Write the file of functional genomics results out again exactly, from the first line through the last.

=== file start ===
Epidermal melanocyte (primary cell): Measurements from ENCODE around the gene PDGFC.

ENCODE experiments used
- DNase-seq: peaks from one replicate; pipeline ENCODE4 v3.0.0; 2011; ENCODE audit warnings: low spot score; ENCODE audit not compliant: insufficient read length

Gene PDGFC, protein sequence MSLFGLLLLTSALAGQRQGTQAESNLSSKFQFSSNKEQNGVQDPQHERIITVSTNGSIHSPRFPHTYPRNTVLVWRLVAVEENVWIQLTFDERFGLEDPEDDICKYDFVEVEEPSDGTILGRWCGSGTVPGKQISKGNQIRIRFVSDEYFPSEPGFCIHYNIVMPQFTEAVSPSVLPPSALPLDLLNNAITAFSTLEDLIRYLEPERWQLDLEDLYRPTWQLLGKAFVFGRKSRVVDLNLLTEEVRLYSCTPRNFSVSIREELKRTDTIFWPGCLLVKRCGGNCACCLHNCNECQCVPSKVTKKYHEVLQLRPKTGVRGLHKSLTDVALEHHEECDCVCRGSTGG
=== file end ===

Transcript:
Epidermal melanocyte (primary cell): Measurements from ENCODE around the gene PDGFC.

ENCODE experiments used
- DNase-seq: peaks from one replicate; pipeline ENCODE4 v3.0.0; 2011; ENCODE audit warnings: low spot score; ENCODE audit not compliant: insufficient read length

Gene PDGFC, protein sequence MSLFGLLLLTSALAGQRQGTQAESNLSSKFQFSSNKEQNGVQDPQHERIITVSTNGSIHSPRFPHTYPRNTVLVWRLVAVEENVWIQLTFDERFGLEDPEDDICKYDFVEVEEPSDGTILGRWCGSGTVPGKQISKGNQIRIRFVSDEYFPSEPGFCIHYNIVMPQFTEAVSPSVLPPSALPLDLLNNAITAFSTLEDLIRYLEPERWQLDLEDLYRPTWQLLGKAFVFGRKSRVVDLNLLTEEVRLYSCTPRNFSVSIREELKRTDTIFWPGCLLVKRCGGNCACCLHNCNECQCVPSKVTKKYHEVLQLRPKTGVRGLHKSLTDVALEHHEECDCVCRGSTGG